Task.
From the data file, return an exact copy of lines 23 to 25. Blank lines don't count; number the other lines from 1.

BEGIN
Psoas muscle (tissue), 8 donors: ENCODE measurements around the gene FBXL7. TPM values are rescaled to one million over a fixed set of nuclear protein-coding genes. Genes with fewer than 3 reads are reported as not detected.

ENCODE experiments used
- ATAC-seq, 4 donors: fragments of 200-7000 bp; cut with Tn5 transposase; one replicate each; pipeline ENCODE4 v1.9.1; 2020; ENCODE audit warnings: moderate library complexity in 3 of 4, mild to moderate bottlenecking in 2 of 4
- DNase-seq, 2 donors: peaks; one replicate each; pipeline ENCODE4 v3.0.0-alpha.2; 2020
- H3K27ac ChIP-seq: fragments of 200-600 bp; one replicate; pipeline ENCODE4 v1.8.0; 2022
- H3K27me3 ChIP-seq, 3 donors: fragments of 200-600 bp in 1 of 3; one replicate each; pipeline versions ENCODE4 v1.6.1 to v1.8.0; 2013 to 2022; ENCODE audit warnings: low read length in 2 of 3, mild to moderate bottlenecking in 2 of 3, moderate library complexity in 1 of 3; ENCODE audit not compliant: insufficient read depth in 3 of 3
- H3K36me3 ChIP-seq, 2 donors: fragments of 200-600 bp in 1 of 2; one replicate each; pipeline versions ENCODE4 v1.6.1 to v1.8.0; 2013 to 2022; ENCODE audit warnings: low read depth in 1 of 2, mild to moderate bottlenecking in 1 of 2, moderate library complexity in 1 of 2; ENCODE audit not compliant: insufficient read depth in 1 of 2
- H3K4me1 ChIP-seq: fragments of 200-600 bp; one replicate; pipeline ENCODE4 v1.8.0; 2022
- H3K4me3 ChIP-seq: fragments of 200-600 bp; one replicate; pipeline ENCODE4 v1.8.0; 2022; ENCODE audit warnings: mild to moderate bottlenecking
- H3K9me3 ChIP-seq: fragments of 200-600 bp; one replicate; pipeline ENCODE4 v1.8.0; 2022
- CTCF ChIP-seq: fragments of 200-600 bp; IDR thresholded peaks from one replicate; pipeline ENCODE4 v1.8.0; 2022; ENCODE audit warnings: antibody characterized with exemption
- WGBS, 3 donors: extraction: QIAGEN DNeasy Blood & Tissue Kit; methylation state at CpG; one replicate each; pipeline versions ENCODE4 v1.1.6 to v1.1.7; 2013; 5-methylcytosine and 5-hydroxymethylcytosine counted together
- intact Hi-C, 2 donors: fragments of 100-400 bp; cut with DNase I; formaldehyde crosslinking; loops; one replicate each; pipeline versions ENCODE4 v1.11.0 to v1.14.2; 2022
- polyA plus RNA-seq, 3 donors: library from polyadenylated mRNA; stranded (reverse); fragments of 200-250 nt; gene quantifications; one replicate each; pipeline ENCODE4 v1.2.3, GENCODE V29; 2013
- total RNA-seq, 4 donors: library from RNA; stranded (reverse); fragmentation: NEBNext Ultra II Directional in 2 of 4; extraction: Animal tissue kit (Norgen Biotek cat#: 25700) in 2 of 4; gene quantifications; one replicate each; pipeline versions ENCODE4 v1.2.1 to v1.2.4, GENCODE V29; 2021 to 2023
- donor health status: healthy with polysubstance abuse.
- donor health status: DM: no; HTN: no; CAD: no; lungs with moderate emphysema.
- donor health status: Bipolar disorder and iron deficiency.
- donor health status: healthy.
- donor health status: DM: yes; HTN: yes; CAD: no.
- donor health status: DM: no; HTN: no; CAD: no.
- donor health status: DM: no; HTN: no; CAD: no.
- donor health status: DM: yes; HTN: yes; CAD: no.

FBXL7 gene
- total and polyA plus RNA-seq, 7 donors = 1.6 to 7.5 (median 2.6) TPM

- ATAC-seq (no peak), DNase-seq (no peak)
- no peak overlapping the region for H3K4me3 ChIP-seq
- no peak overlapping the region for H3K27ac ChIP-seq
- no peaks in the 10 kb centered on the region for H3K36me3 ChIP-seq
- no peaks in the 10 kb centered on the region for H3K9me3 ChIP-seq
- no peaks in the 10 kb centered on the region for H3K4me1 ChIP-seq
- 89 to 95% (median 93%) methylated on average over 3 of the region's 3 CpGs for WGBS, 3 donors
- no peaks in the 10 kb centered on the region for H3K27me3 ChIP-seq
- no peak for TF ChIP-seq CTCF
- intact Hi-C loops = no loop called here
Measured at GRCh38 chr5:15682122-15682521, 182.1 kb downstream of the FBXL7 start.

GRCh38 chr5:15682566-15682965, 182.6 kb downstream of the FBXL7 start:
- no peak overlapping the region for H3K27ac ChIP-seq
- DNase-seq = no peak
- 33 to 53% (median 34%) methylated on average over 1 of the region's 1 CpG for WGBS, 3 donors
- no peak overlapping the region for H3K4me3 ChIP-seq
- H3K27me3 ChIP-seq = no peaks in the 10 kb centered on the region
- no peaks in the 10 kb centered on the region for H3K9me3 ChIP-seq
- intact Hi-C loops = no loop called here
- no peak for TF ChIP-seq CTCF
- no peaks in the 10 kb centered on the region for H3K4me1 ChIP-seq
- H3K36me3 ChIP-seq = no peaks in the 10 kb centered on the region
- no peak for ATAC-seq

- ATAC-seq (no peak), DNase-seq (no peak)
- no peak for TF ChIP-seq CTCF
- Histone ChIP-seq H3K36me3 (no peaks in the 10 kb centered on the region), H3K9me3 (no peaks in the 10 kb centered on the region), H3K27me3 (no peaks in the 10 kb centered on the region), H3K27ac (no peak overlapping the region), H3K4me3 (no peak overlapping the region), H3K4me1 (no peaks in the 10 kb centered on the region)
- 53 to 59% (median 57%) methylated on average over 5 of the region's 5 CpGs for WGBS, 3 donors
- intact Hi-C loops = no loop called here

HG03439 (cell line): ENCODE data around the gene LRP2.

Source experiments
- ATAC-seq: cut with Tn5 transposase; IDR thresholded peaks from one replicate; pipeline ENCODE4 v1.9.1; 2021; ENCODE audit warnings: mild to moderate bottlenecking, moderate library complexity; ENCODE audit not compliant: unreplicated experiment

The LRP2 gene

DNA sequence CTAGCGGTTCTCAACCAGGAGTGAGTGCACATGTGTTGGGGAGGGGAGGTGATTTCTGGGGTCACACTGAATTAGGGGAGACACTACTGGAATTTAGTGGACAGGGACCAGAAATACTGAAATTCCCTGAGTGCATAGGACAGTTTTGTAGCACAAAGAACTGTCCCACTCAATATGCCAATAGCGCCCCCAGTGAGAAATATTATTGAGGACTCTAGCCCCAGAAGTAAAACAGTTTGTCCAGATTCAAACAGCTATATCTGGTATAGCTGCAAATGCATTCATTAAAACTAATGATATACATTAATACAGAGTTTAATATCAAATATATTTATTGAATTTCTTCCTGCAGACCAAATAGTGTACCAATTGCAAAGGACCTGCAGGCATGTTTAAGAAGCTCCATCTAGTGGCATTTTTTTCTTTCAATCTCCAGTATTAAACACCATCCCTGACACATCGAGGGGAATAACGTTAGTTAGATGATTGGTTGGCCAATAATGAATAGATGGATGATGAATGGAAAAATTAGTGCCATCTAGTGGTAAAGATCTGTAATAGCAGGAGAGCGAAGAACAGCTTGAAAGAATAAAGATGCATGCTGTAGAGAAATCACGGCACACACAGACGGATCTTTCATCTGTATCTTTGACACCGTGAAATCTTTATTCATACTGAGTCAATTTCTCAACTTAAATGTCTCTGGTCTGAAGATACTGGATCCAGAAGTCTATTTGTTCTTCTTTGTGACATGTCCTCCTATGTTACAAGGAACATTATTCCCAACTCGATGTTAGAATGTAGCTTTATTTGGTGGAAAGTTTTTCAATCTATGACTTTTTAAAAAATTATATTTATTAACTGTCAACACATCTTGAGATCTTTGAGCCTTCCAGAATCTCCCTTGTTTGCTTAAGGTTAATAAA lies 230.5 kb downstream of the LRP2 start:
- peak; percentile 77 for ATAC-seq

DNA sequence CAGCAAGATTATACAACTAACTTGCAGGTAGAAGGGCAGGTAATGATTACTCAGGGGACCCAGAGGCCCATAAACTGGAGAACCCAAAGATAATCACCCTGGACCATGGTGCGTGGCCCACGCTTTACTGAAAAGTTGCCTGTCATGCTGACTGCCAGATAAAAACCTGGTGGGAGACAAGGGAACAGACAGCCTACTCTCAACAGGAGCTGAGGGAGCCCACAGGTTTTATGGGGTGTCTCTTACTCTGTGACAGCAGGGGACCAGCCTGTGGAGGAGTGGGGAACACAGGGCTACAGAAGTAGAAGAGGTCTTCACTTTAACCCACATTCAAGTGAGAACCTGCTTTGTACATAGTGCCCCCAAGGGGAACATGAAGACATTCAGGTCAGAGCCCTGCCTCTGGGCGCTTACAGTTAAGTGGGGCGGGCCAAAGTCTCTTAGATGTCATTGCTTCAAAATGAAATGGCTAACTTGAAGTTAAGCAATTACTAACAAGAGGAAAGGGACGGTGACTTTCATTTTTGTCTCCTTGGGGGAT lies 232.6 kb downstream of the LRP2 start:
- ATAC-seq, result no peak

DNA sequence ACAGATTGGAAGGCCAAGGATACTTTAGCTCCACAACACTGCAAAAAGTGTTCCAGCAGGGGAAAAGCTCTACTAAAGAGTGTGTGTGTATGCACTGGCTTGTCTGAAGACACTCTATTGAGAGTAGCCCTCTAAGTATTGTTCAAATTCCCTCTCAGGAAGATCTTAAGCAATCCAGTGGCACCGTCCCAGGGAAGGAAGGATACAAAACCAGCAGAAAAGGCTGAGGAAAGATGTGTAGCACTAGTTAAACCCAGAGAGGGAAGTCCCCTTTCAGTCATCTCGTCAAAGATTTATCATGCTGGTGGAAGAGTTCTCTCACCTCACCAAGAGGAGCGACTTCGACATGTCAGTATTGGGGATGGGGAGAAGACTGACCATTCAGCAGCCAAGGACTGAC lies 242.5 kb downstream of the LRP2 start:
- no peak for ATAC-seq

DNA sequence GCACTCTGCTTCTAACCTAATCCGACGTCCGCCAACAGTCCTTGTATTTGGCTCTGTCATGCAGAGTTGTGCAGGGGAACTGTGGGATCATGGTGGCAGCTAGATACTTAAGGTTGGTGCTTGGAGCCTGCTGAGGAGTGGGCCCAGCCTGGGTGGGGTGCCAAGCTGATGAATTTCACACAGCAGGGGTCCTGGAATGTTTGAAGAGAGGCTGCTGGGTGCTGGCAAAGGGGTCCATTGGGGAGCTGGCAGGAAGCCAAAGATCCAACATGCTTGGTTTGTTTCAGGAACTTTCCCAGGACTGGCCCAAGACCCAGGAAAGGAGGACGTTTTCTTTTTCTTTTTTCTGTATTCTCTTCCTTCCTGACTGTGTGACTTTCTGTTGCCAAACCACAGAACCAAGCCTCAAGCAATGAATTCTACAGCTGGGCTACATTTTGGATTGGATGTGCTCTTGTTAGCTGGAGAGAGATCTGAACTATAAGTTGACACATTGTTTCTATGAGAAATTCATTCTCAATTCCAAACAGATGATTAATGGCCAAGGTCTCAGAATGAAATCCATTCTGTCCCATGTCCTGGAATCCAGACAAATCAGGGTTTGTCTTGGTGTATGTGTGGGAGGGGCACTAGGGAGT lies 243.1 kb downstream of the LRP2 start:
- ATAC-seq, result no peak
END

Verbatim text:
- donor health status: DM: yes; HTN: yes; CAD: no.

FBXL7 gene
- total and polyA plus RNA-seq, 7 donors = 1.6 to 7.5 (median 2.6) TPM